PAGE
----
Both would have strength training, cardiovascular and free weights facilities along with a group exercise area and cycling studio. Both would also have a sauna and men’s, women’s and family locker rooms. The exterior design of the two buildings was different. The Georgetown YMCA was done in a low country style to reflect the quiet, historic nature of the community. Pegram designed the Myrtle Beach facility with a Spanish stucco façade with rounded windows.
More than $13 was pledged for the construction and design of the two buildings, both of which were built on donated land. Only $1.5 million was borrowed, and it was specifically for the gymnasium in the 37,000-square-foot Myrtle Beach building.
Construction began on the Georgetown facility several weeks before work got underway at Claire Chapin Epps. Construction Manager Kent Gunter scoured the Georgetown facility design, creating a virtual checklist of elements that could be value-engineered to reduce costs without sacrificing quality. When he was finished, Gunter had compiled a list of 41 items that could be value-engineered at Georgetown and later at Chapin Epps as well.
For example, metal ductwork in the pool areas was switched to collapsible fabric ducts. Hardwood flooring was eliminated in some of the recreation areas. Motion sensors were replaced with conventional lighting controls. A spray-on wall covering was replaced with regular paint. Elaborate ceiling structures were replaced in both buildings with lay-in ceilings and the area above the lay-ins was spray painted black to create a floating feeling.
The committee chose standing seam metal roofs from Englert for both buildings. For the Georgetown facility, 13,000 sq. ft. of Englert’s Series 2000 panel in Pacific Blue were specified. The Chapin Epps building, meanwhile, features 18,600 sq. ft. of Series 2000 panels in a Sandstone color.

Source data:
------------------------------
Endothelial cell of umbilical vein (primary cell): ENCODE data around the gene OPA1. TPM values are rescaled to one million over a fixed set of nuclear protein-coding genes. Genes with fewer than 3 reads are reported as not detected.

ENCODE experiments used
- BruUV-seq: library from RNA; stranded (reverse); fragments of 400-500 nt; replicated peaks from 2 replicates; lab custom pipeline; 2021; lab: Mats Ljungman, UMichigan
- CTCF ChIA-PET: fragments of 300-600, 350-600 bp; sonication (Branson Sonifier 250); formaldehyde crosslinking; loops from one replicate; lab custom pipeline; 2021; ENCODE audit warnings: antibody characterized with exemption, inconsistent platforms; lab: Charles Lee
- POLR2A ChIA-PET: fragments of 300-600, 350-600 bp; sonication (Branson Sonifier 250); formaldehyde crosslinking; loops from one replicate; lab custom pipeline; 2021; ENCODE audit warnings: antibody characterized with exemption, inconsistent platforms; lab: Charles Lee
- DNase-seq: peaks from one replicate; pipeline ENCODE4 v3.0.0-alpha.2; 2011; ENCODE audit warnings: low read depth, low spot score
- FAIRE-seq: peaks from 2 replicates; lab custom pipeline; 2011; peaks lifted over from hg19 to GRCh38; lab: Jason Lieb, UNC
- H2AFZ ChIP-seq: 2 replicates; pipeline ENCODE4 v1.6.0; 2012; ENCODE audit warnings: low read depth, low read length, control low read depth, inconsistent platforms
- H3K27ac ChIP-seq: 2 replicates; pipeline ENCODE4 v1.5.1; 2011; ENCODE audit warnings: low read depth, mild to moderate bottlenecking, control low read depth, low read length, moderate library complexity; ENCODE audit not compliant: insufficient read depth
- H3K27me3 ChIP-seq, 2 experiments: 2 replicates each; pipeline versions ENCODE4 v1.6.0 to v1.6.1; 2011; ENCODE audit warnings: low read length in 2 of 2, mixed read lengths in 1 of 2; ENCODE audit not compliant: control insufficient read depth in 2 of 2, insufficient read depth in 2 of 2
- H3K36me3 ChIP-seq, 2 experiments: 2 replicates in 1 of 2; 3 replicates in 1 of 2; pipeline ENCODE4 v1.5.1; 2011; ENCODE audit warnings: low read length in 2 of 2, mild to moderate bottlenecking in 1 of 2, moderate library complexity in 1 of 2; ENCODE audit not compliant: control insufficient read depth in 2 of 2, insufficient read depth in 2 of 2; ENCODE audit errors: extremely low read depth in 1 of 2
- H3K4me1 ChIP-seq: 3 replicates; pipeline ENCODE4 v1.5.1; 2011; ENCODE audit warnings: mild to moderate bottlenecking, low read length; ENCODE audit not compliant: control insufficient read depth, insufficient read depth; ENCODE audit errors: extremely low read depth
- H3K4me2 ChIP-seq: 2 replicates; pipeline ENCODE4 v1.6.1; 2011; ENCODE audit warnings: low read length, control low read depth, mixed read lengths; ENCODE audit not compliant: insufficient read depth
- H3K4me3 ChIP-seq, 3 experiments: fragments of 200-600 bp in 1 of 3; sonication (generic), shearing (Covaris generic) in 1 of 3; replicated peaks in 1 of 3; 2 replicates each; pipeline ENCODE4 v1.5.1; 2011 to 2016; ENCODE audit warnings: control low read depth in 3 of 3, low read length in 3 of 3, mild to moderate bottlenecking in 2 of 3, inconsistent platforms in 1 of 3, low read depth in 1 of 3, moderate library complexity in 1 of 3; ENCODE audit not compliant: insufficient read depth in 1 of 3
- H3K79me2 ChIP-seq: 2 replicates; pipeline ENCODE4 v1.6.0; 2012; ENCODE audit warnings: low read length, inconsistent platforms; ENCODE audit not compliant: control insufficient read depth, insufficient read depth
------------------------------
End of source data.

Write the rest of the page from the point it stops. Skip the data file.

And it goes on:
One of the design differences between the two buildings was that a flat wall with a standing seam metal mansard design was replaced with a straight wall on the Chapin Epps building. The contractor also reduced the thickness of the standing seam insulation material from 3 ½” to 1 ½” and eliminated the wood sheathing from the metal decks on both roofs. The roofing was installed by Spann Metal Roofing of Conway, SC. Spann also installed a 7” seamless box gutter system using Englert material, as well as Englert metal soffit material. “Tripp Spann of Spann Metal Roofing was very helpful in working out the details, particularly as we made changes in the initial designs,” said Amy Brennan, director of the Georgetown YMCA.
The UltraCOOL-finished standing seam roofing provided LEED points towards certification as a LEED project. In addition to the roof, Pegram also designed an irrigation system for storm water runoff that earned LEED credits, as well as ultra-violet filtration systems for both pools.
“This was a great team effort on everybody’s part,” notes Brennan. “We had an architect and general contractor on board with us with LEED building experience. We were able to amass LEED credits for sustainable construction at a minimal cost. And we were able to bid both projects together to get a combination price.”